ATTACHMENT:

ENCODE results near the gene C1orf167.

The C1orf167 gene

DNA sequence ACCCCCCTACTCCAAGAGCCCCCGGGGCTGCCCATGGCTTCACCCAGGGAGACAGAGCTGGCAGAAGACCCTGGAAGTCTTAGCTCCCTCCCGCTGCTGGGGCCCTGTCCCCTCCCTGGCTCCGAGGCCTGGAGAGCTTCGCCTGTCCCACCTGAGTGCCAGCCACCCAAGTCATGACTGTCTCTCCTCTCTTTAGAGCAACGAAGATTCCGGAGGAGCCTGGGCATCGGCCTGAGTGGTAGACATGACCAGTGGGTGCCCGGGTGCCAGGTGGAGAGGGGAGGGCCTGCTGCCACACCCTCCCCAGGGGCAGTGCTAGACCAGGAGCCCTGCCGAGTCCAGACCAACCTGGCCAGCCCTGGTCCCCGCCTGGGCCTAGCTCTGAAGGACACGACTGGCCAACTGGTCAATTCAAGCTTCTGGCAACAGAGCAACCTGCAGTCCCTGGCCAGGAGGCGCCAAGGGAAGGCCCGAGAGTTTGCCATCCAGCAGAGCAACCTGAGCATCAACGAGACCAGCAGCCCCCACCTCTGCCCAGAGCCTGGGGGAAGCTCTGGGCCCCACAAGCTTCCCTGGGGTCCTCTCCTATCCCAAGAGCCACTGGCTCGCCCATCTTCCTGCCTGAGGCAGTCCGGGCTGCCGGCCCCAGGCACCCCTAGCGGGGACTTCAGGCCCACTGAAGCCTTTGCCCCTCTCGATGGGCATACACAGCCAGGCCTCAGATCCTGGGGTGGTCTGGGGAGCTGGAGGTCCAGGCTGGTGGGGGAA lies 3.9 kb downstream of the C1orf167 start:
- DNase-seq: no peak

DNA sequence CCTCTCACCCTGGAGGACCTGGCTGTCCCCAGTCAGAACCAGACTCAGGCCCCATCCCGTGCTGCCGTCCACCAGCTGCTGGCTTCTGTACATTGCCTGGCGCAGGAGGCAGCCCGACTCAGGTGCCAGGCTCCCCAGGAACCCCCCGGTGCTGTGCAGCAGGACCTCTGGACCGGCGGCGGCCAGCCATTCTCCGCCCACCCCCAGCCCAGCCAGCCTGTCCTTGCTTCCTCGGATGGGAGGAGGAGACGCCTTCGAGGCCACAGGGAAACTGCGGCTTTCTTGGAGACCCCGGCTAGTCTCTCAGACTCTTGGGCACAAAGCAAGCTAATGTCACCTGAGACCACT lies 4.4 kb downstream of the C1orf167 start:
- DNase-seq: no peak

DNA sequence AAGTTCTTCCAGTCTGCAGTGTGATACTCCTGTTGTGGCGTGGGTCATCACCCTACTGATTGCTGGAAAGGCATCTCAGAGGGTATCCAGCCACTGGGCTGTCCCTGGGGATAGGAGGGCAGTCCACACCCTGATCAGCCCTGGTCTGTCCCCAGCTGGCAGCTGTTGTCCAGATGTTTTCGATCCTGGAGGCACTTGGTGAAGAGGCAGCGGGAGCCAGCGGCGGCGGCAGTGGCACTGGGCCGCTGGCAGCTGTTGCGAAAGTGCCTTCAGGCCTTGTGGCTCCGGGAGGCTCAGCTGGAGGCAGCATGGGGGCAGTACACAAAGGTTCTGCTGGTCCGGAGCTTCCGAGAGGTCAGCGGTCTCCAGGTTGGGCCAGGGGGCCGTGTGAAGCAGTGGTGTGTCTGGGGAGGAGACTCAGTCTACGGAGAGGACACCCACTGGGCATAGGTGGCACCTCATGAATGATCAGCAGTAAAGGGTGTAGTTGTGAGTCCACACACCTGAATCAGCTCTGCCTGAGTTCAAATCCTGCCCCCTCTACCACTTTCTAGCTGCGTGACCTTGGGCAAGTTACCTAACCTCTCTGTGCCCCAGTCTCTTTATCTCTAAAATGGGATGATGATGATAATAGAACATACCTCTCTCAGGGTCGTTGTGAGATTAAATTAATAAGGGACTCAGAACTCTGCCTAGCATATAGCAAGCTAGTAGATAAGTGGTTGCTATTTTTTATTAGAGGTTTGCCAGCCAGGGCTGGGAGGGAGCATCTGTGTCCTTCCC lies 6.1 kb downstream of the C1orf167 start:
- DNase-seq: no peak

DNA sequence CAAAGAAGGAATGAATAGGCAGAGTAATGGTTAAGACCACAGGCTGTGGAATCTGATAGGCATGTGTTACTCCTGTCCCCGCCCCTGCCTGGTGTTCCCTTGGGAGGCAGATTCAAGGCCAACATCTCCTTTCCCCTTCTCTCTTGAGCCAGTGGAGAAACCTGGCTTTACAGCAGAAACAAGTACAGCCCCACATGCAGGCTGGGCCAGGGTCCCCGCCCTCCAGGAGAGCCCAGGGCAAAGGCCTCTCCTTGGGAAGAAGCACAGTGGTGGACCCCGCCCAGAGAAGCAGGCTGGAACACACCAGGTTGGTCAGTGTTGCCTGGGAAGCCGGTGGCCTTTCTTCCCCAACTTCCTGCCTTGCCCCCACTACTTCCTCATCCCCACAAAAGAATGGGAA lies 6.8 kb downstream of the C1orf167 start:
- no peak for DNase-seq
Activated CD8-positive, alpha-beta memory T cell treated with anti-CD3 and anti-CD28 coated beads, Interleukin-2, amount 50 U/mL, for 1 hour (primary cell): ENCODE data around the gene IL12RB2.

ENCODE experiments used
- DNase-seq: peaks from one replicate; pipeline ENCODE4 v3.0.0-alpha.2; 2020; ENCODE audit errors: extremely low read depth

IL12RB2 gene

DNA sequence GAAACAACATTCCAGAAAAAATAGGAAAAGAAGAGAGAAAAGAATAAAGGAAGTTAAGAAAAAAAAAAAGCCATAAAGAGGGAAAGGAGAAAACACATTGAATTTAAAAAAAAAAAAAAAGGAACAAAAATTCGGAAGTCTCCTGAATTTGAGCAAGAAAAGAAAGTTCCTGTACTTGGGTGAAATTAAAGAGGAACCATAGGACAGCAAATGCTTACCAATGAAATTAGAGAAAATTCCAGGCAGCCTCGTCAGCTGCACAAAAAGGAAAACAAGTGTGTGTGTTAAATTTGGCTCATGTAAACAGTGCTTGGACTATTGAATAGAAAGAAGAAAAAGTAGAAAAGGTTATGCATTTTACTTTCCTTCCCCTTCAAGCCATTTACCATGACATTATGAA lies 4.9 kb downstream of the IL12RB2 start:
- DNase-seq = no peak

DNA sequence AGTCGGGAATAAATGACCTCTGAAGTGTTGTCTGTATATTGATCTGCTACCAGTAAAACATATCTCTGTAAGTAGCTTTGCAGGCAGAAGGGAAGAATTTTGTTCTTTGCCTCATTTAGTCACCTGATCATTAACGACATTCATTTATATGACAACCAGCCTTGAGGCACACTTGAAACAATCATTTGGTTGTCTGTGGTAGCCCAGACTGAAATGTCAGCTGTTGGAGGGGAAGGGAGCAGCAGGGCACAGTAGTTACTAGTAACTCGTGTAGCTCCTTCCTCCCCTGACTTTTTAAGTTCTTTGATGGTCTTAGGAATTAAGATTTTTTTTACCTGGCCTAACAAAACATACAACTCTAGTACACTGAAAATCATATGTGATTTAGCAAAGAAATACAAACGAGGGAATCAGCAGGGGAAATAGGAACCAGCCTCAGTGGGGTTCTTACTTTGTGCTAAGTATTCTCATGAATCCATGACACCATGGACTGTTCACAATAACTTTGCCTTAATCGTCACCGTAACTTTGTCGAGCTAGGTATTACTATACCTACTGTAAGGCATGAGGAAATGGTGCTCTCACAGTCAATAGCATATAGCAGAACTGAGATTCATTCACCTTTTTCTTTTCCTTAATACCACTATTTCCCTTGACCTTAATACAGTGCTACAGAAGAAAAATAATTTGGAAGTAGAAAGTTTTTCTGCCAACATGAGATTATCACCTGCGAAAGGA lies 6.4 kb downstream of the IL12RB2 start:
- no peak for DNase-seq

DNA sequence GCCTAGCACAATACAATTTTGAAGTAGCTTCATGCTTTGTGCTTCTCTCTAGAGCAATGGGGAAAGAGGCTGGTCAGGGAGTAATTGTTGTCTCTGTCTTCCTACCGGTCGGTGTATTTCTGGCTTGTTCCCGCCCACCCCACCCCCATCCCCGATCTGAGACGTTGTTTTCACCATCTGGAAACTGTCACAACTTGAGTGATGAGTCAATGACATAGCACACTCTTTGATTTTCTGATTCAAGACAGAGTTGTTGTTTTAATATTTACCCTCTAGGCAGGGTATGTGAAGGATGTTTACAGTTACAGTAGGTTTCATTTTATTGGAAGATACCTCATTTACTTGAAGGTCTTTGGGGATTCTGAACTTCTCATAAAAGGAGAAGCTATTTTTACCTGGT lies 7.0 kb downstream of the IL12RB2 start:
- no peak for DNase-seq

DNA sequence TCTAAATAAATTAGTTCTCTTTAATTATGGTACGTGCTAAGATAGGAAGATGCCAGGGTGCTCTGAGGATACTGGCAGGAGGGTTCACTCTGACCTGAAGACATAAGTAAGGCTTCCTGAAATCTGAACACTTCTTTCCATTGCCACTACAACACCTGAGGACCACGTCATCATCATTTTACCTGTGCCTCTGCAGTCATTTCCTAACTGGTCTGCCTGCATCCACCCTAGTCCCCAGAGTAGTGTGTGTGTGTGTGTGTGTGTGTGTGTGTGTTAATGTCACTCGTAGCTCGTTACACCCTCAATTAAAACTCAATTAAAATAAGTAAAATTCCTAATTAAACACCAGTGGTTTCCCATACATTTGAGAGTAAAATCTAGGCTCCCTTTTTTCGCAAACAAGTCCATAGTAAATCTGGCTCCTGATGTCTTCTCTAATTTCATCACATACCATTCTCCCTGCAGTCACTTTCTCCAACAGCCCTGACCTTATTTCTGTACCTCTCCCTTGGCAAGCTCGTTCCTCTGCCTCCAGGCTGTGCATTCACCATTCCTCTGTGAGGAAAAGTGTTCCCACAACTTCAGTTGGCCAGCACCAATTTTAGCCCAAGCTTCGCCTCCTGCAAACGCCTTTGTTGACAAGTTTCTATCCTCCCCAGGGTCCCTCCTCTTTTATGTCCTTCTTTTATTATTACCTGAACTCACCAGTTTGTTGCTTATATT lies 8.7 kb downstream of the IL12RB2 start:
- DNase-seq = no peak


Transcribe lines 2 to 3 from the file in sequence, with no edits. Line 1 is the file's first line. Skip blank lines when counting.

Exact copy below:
The C1orf167 gene

DNA sequence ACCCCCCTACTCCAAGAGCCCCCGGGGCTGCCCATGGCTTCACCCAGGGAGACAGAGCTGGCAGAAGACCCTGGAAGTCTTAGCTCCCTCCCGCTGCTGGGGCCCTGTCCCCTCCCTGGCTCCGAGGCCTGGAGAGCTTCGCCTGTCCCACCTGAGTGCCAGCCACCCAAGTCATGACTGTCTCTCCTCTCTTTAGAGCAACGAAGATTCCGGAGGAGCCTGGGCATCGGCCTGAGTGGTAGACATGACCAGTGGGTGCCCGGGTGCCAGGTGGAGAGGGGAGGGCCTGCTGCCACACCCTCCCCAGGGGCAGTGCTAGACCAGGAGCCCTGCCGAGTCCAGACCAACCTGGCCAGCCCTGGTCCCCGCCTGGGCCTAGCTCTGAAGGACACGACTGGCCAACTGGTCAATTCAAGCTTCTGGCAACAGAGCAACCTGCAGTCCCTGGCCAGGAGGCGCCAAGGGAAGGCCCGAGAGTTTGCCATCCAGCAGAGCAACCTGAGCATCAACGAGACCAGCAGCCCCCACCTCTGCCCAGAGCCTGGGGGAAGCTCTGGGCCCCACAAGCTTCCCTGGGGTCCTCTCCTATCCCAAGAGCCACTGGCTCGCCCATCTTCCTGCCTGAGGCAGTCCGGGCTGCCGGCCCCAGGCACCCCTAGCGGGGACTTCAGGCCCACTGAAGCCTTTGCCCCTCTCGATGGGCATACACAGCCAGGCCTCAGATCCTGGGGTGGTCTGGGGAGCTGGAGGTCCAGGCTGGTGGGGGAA lies 3.9 kb downstream of the C1orf167 start: